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New Queen Cells Started

Today, in my continuing effort to spread out my hive inspections, I decided to focus on two items. The first focused on the Geronimo Hive, as I wanted to check on the progress of the honey super. I do not want them to swarm because they filled that thing up too quickly. A couple of frames were capped, but most simply held drawn or partially drawn comb with nectar and/or honey. They could probably use another honey (Illinois) super, but I do not have the frames available for them yet. I will build some tonight and get it on them tomorrow.

The second, and more important, task was to check on the Southside Hive. Although I was hopeful that I retrieved the queen from that hive, I was doubtful. So, I wanted to see if they had started a queen with the eggs that I dropped in there last Monday (4 days ago.) I also wanted to see what they were doing with the rubber banded comb that I had jimmied into frames for them. I would like to get rid of this comb for two reasons. One, it is dark and old. This just means that it has the greatest chance of having pesticides and other poisons that have slowly built up over the years. Comb like this can lead to American Foul Brood, or so I am told, as it weakens the bees resistances to ‘issues’. I would like to remove it once the bees have gotten a good footing.

The second reason for removing this comb is that there is a chance that some of it has a recent insecticide (from the spraying by the landscaping folks that felled the tree that they were in) right on it. The last thing you want is something that fresh in your hive.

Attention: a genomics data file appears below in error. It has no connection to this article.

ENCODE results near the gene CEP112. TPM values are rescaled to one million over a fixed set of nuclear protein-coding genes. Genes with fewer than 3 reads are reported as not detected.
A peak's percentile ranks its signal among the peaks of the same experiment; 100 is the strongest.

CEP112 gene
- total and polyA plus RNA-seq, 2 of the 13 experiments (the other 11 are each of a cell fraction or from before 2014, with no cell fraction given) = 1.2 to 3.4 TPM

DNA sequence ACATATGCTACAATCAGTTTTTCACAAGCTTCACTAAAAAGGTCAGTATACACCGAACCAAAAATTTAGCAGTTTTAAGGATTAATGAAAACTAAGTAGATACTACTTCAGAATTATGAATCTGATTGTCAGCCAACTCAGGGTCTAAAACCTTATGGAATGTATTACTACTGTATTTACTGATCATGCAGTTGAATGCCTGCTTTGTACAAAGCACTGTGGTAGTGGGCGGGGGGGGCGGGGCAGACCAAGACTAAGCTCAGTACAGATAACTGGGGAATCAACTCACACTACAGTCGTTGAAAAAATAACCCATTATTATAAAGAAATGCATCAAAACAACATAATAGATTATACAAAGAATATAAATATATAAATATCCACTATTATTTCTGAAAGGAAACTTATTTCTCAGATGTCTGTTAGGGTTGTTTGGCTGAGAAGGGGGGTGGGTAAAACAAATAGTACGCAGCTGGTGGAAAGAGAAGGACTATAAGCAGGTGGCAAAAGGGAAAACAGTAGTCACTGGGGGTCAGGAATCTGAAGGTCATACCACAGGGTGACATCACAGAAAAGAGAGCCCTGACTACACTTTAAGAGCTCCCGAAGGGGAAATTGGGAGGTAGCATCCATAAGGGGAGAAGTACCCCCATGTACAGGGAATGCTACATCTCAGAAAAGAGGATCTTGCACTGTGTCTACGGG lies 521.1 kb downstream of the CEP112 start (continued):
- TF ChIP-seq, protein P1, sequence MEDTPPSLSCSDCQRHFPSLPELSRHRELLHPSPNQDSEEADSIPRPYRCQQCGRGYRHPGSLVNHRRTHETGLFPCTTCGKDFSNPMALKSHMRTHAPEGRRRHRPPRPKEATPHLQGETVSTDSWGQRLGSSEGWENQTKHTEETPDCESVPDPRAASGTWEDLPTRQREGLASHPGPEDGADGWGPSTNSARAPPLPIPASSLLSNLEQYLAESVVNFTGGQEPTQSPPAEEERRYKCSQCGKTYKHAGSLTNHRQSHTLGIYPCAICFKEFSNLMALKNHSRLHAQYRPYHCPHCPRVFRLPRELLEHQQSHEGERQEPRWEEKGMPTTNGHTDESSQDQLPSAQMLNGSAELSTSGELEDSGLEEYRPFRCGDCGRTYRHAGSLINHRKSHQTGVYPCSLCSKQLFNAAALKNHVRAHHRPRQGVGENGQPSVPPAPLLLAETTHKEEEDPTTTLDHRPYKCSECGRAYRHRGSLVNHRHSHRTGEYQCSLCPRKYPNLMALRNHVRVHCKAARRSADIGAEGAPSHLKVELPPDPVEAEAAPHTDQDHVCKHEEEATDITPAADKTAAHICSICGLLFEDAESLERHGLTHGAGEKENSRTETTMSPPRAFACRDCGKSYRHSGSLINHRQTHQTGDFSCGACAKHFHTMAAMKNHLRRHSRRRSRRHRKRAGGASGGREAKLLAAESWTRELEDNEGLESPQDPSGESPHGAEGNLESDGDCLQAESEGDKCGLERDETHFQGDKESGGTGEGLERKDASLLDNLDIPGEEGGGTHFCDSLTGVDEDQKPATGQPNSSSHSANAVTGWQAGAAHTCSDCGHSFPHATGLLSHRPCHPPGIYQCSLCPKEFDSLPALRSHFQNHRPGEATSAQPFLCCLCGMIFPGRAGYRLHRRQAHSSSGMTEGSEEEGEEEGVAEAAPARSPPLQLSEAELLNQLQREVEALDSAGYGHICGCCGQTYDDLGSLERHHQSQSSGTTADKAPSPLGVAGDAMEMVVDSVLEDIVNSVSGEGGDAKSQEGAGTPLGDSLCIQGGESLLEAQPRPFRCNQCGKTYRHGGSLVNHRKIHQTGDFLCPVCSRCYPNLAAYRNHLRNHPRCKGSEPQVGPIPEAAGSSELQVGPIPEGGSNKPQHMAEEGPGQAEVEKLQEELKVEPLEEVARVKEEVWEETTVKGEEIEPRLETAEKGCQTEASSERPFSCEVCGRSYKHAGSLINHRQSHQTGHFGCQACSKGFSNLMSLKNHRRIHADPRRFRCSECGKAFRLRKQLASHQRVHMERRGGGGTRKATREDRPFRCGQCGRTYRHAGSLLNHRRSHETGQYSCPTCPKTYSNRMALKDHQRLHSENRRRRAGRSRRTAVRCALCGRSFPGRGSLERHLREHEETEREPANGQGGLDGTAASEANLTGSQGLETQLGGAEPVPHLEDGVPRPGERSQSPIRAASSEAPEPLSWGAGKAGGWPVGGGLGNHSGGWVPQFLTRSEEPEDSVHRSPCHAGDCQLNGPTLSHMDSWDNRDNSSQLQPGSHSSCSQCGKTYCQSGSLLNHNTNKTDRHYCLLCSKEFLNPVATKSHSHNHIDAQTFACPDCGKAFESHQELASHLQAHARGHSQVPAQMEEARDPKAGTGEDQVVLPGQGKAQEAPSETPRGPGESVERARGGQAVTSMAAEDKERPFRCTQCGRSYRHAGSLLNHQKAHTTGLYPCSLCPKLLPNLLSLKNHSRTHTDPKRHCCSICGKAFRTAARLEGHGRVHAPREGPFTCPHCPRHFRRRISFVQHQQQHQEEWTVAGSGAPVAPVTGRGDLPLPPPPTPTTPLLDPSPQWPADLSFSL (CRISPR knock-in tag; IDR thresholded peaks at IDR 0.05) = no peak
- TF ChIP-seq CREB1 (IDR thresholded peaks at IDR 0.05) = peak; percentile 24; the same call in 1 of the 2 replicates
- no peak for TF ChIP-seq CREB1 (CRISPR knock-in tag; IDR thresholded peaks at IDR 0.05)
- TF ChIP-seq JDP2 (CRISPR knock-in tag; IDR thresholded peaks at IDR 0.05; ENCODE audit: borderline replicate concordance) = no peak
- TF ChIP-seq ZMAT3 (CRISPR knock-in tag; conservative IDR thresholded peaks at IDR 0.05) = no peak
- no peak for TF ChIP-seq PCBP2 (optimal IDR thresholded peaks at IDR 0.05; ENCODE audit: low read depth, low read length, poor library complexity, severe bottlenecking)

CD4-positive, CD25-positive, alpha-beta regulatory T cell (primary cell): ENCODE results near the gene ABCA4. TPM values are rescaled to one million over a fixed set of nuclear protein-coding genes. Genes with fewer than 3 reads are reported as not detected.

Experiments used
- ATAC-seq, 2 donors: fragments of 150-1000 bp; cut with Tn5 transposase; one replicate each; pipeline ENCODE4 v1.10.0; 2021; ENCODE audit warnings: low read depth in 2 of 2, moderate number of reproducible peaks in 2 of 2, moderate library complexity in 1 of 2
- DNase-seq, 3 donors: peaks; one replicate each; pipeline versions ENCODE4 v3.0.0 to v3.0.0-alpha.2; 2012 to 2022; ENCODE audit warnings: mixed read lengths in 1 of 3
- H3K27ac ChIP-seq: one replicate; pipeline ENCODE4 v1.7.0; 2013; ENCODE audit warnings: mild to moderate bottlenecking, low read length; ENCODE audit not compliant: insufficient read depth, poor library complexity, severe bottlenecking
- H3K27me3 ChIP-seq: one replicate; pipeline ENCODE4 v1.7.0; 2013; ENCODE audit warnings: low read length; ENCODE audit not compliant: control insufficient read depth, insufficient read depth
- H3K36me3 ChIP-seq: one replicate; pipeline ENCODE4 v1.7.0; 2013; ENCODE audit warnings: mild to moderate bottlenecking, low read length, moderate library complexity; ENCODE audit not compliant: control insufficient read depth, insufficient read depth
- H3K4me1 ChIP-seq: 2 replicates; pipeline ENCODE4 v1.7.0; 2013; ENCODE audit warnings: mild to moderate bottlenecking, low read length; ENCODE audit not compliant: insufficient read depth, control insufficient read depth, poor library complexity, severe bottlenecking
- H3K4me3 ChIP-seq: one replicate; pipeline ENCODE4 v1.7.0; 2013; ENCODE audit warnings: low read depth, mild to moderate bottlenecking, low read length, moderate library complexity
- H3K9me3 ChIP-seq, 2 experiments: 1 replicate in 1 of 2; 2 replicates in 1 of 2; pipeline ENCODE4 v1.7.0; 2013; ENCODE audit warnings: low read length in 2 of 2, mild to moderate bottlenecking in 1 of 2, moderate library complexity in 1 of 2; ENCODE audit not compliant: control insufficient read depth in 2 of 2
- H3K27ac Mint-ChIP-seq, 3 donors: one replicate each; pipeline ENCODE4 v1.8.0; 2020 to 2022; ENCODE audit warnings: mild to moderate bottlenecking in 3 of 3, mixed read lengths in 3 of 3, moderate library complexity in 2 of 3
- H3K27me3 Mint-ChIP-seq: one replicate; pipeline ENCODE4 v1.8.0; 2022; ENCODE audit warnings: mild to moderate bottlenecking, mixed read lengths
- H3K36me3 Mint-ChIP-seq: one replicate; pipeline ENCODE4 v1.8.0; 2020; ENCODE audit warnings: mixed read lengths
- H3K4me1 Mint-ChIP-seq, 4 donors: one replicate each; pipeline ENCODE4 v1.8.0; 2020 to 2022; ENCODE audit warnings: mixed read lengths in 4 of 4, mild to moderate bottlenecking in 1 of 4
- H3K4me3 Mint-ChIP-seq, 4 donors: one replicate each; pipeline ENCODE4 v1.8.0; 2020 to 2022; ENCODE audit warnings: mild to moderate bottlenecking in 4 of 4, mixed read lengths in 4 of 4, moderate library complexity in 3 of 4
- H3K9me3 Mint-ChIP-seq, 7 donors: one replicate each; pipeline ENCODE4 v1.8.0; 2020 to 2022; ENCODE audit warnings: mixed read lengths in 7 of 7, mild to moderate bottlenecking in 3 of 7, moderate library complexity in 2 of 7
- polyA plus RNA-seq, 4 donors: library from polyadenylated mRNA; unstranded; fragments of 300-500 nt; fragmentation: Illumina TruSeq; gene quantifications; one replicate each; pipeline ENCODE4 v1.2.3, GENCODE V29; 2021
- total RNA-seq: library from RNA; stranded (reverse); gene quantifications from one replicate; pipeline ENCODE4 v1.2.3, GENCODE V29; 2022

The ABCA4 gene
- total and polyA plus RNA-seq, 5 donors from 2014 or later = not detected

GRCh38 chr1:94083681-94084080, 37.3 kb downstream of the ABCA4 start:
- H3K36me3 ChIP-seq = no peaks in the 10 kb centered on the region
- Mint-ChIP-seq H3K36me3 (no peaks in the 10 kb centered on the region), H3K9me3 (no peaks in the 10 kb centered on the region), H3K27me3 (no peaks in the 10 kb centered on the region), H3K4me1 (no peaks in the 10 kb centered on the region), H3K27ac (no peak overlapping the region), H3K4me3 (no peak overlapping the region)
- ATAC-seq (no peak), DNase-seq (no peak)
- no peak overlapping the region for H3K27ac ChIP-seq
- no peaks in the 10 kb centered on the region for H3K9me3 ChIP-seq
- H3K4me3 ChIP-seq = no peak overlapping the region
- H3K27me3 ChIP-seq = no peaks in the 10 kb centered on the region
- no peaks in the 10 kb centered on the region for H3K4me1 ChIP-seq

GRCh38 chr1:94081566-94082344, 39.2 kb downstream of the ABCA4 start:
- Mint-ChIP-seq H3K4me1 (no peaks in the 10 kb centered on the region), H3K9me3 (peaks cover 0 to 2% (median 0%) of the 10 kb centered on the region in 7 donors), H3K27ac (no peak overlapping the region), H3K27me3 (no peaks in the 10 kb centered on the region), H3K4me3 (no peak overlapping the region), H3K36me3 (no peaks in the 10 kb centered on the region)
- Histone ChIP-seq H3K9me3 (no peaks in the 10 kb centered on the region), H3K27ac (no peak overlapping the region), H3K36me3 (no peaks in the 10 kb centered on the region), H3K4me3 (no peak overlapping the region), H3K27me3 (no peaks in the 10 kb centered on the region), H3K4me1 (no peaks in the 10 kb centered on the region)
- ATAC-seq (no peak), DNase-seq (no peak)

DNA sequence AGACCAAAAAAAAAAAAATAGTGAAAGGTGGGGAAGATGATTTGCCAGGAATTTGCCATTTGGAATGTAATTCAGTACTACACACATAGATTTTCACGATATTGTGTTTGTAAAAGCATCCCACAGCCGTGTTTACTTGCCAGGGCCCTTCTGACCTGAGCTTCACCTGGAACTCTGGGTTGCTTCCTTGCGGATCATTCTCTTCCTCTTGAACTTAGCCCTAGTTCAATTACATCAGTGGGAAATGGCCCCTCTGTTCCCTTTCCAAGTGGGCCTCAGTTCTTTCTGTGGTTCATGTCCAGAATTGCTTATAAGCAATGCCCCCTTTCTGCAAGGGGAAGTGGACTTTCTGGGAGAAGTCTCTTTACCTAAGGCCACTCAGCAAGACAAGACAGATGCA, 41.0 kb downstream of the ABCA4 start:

Well, as to the queen cell or eggs (eggs would have been a boon, as it would have meant that I had caught the queen), I found one capped queen cell and one that they were still feeding (I could see the larvae in the pool of royal jelly.) I am sorry that I did not get the original queen, but it is still good news. I picked up a ton of bees in this hive and they had already stored 6 frames of nectar (not full, but lots of cells on each frame that were 75% full of nectar). Basically, they had not drawn out any of the foundation and were simply storing in the existing comb. So, I could not remove any yet, but it will be at the top  of the list once they get a queen laying. I will need to do the Bee Math to figure out when to check for the queen and then for the eggs. I have about a month or so before the plan hopefully comes together.

I should also note that the Southside Hive was eating the syrup at an average rate. I probably saw 10 or so bees drinking from it. I put a wooden dowel in the top feeder this time, so none could drown (and this played through true to form – none in the drink!) I will continue to monitor this hive, although I do not plan to remove the frame with the queen cells on it again until I think the old lady has hatched (probably next weekend – certainly by June 24.)

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